Although cut from the same cloth as such fine procedurals as David Fincher’s Zodiac and the multiple Oscar-winning The Silence of the Lambs, Prisoners feels closer in spirit to Ben Affleck’s terrific directorial debut Gone Baby Gone. Like that film, this is also a labyrinthine story about the search for kidnapped children that leaves you to ponder over a crucial moral issue.

On a cold, grey day in suburban Pennsylvania, while their families have gathered for a Thanksgiving meal, two young girls go missing. A detective, Loki (Jake Gyllenhaal), is called upon to investigate their disappearance. Suspicions focus on a creepy fella, Alex (Paul Dano), who’d parked his RV not far from where the girls had been playing. But when Loki doesn’t have enough evidence to keep Alex behind bars, one of the girls’ fathers, Keller Dover (Hugh Jackman), convinced that Alex has a hand in their kidnapping, picks up the guy from his aunt’s home and takes matters into his own hands.

 

Can torture ever be justified…even as a means to get to the truth? That’s the question at the heart of Prisoners, this dark, unsettling thriller whose moody atmospherics sit nicely with the film’s murky sense of what’s right and wrong. Touching upon themes of vigilantism and vengeance, writer-director Denis Villeneuve creates an air of almost unbearable intensity, and he’s aided nicely by Roger Deakins’ chilly cinematography.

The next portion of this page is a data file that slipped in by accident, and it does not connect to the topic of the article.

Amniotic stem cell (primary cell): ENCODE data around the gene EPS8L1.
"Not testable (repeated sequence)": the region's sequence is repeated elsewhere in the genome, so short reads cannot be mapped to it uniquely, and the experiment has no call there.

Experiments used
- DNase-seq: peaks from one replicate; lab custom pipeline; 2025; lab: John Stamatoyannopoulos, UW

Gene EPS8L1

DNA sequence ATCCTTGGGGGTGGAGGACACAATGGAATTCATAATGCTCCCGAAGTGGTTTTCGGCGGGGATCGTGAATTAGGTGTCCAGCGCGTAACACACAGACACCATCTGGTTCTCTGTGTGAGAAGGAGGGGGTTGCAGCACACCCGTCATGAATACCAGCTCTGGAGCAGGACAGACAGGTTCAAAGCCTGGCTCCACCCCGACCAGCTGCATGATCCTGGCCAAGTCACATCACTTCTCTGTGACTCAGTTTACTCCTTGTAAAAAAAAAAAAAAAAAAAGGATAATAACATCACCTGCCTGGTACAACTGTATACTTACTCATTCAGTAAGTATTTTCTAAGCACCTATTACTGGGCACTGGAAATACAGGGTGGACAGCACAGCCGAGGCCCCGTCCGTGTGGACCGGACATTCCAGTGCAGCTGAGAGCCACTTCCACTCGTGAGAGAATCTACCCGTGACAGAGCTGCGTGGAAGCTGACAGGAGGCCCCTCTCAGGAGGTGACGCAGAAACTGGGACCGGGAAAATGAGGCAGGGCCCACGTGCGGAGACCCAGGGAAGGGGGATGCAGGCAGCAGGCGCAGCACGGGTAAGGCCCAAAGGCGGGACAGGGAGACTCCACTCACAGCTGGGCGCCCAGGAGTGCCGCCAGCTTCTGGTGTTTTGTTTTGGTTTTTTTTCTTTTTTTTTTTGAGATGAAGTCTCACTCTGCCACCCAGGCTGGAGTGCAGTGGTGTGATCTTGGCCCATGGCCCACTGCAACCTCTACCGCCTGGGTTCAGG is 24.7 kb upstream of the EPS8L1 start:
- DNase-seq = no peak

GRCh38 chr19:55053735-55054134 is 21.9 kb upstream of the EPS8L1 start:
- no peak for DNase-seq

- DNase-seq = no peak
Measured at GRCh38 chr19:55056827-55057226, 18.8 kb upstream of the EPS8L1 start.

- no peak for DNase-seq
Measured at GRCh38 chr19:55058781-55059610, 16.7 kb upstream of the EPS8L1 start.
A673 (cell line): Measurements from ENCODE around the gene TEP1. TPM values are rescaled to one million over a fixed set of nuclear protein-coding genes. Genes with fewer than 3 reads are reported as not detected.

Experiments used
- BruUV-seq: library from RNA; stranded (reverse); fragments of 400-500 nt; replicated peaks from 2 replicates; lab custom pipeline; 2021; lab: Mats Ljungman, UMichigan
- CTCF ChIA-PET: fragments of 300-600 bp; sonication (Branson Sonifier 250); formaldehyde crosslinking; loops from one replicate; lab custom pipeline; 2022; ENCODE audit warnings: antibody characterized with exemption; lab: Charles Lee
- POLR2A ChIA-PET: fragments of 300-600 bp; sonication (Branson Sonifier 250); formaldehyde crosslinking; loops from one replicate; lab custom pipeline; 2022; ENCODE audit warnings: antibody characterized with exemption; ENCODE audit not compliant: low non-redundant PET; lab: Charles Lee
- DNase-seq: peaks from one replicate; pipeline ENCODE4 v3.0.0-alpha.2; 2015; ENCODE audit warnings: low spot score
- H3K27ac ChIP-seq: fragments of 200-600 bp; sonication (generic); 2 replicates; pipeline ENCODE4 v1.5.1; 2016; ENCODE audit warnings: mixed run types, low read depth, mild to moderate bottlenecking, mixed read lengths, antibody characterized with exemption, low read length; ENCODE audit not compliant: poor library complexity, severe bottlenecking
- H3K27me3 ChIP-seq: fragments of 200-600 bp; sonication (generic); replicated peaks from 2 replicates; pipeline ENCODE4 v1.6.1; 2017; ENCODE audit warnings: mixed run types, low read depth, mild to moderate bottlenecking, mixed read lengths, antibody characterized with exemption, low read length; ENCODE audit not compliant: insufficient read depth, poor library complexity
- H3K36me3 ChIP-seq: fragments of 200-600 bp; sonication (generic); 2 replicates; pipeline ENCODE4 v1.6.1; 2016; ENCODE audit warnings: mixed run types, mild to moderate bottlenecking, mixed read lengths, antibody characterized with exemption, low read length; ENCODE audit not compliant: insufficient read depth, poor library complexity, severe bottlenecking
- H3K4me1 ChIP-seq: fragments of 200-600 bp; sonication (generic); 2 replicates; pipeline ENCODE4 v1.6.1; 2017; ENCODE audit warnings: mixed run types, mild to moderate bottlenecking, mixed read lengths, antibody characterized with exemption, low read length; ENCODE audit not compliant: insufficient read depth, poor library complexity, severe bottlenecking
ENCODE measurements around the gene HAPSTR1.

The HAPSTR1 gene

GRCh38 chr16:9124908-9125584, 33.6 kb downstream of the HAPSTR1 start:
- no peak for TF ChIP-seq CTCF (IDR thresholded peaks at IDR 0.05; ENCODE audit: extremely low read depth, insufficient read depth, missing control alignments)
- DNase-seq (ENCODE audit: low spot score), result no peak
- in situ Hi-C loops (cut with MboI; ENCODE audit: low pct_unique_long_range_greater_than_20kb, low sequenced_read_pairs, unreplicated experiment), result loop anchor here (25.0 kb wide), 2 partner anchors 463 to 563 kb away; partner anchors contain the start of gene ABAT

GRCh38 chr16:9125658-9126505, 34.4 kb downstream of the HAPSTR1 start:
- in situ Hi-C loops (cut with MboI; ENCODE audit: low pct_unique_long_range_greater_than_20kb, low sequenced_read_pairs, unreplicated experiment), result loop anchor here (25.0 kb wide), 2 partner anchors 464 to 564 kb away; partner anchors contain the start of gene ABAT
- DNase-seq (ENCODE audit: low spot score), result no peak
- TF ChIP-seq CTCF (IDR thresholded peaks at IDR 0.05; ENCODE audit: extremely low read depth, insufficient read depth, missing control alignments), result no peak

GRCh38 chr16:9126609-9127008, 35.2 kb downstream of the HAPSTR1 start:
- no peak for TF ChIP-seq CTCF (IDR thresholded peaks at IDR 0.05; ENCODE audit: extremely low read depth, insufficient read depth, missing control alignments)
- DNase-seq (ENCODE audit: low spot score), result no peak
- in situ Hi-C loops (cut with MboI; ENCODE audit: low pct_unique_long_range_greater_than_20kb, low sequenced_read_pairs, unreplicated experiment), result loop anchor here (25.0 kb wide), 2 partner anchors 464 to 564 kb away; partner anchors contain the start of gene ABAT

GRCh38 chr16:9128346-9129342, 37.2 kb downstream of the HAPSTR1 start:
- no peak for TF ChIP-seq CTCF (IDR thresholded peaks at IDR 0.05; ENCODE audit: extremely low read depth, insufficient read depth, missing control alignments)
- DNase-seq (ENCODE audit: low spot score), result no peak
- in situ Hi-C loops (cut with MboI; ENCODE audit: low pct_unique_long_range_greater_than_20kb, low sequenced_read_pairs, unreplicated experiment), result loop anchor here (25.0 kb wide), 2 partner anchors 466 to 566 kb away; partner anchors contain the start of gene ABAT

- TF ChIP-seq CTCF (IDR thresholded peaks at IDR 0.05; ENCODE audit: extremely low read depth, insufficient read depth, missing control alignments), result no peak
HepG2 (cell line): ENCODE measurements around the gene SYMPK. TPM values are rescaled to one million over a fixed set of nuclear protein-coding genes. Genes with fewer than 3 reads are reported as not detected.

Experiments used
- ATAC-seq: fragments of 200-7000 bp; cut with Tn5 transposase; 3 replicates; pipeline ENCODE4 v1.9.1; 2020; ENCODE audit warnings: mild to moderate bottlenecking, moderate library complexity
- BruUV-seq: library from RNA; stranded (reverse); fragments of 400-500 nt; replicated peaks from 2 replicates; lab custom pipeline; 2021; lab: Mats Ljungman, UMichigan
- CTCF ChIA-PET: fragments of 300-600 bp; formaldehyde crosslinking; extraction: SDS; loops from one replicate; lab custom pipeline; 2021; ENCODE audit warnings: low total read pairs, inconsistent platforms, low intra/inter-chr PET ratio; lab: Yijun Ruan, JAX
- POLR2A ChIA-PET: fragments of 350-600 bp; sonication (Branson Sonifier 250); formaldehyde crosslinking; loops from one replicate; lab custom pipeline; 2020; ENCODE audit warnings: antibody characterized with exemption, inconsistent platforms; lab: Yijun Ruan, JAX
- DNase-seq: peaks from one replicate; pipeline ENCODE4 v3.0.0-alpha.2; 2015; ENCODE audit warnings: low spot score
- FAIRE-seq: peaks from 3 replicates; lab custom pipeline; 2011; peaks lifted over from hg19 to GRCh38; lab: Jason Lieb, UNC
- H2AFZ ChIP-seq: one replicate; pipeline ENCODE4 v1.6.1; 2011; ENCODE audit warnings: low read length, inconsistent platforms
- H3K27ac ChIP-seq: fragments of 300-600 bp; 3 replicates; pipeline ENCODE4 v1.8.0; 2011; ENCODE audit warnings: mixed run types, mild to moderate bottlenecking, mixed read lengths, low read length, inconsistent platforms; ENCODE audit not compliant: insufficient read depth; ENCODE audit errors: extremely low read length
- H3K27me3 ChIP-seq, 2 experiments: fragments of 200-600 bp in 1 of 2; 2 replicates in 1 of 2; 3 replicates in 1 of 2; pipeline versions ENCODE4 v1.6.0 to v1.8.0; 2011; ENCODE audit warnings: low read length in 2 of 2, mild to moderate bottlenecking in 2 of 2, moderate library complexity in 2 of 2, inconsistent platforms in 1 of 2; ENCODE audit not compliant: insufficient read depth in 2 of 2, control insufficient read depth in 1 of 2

But the film is riveting from start to finish because of the solid acting on display. Maria Bello is in good form as Keller’s helpless wife, as is Melissa Leo as Alex’s frail aunt. Terrence Howard and Viola Davis bring layers to their parts as the second couple whose daughter has also gone missing. Hugh Jackman shines as the desperate father, a character that becomes more complex as the plot thickens. You have to wonder if Keller always had an angry streak in him, or if his daughter’s kidnapping sparked off the rage. Jake Gyllenhaal too works up quite the sweat as the increasingly frustrated detective.

Despite an overlong final act, Prisoners is a remarkable exploration of characters under pressure. Packed with surprising twists, it keeps you guessing until the end. I’m going with four out of five. Don’t miss it.

 

 

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